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If you have varicose veins that are causing symptoms or spider veins that you want to get rid of so you can feel comfortable in shorts or swimwear, there are a number of vein treatment options available to you. Here are the basics, courtesy of Dr. Chris Pittman at Vein 911 in Tampa, Florida.

Varicose veins occur because the tiny flaps of tissue (valves) inside them become weak. The purpose of these valves is to prevent blood from flowing backward during the pause between heartbeats. Once the valves fail, blood backs up and causes distension of the vein. Varicose veins in the legs become visible under the skin as twisted, puffy “ropes.” Spider veins – which are varicose veins in miniature – look like starbursts of red, black, purple or blue. Two other kinds of varicose veins many people don’t think about are deep varicose veins in the pelvis and hemorrhoids. Each of these conditions has at least one and often multiple vein treatment options.

Conservative Therapy

Compression stockings are the most common kind of conservative treatment for varicose veins (they don’t help spider veins). The stockings must be properly fitted and worn every day from morning to night.

Endovenous Laser Therapy

EVLT, as the procedure is known, is an outpatient treatment for larger varicose veins in the legs. An ultrasound is used to guide a thin laser fiber which can be heated. The heat makes the vein close, while other healthy veins take over the circulation. After a few weeks, the treated veins shrink and become less visible.

Hemorrhoid Treatment

Hemorrhoids truly are just like varicose veins in the leg – only in a different place. They can be treated with ligation, in which one or two tiny rubber bands cut off the circulation. The hemorrhoid shrinks and falls off within a week or so. Other possible treatments are sclerotherapy – an injection of a special solution that shrinks the hemorrhoid – or coagulation with a laser to shrivel the hemorrhoid.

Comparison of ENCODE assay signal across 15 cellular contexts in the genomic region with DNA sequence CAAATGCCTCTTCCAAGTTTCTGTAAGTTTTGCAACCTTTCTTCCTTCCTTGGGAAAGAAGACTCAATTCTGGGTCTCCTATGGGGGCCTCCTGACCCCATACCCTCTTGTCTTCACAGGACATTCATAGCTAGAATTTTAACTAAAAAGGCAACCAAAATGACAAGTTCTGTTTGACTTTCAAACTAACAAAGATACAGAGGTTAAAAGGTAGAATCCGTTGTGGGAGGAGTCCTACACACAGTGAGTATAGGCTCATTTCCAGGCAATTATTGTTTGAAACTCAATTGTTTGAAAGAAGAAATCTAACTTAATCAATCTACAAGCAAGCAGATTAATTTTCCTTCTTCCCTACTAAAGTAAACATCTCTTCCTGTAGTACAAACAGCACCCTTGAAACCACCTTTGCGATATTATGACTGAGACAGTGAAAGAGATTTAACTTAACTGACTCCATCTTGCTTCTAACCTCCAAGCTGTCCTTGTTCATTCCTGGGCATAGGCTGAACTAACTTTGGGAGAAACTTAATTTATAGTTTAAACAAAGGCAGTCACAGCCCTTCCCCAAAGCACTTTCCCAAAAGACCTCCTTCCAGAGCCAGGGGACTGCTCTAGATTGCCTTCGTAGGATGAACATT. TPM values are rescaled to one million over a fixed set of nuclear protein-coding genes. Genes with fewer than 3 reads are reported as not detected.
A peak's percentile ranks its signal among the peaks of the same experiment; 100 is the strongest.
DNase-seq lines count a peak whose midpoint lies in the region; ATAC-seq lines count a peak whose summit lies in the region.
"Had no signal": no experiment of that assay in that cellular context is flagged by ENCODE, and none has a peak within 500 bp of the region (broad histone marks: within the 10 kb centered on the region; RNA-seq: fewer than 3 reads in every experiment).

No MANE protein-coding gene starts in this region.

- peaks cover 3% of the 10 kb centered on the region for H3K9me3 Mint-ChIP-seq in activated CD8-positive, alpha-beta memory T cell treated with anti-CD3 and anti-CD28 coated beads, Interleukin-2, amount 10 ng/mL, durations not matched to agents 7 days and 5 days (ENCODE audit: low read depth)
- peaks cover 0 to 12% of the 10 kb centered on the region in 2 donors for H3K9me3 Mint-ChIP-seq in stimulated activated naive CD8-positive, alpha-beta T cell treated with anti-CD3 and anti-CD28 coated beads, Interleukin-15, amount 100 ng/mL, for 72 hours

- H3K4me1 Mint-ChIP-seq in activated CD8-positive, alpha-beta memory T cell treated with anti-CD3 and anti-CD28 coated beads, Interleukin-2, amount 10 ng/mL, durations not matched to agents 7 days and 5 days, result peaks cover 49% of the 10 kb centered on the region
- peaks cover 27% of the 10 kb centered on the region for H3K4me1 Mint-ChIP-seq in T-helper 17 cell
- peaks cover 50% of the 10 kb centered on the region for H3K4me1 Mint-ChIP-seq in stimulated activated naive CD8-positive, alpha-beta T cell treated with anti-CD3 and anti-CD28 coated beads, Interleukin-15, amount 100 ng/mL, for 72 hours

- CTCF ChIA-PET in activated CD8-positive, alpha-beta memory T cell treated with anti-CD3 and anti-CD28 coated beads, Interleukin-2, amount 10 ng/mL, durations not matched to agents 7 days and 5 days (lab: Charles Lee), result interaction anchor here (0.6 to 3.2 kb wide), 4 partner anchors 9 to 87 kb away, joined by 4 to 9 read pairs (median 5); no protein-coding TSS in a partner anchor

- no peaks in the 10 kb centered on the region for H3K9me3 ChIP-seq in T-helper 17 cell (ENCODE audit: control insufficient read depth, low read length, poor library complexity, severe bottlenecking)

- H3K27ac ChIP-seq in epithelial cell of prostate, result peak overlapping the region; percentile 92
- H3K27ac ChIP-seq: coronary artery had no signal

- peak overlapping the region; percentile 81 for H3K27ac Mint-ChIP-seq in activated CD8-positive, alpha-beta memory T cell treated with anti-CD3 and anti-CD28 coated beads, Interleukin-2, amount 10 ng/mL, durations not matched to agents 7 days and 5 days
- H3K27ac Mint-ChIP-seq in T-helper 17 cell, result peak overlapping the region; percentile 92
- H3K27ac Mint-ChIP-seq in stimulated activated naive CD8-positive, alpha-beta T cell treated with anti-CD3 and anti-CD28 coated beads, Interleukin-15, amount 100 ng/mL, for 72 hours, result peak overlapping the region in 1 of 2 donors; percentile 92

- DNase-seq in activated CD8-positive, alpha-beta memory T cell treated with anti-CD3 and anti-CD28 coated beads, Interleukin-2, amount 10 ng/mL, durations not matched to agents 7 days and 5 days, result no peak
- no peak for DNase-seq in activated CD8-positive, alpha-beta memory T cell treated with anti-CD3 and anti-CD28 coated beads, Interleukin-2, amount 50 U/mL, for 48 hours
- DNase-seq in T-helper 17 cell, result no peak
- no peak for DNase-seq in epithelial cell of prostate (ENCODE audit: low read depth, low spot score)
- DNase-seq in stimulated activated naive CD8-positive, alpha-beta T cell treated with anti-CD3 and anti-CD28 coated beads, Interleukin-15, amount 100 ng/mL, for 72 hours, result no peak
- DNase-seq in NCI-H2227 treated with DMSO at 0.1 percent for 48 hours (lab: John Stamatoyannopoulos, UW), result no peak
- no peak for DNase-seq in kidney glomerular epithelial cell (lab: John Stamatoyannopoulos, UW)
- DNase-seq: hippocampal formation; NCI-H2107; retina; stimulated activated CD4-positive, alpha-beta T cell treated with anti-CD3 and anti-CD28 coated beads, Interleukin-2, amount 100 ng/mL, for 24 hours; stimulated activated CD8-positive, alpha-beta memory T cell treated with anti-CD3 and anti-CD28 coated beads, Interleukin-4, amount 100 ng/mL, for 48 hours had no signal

Pelvic Vein Treatment

Varicose veins can occur in the pelvic area – often as a result of pregnancy. They may cause pelvic congestion syndrome. These veins can sometimes be treated with ultrasound-guided sclerotherapy or with embolization – a procedure in which a tiny catheter is used to block off a diseased vein.


Sclerotherapy is the use of a chemical solution or foam which is injected into the diseased vein. The solution irritates the vein walls, which swell dramatically, then collapse and shrink. The veins scar closed and are absorbed by adjoining tissue. Visual sclerotherapy is an injection using the naked eye, while ultrasound guided sclerotherapy uses foam and an ultrasound to treat deep veins that can’t be seen easily.

Vein Gogh

Vein Gogh is a radio-frequency treatment for spider veins. Unlike laser therapy, there is no “sunburn” appearance after treatment.

No matter where your varicose vein problems occur, we probably have a solution for you. Please contact us for answers to questions or to schedule an appointment.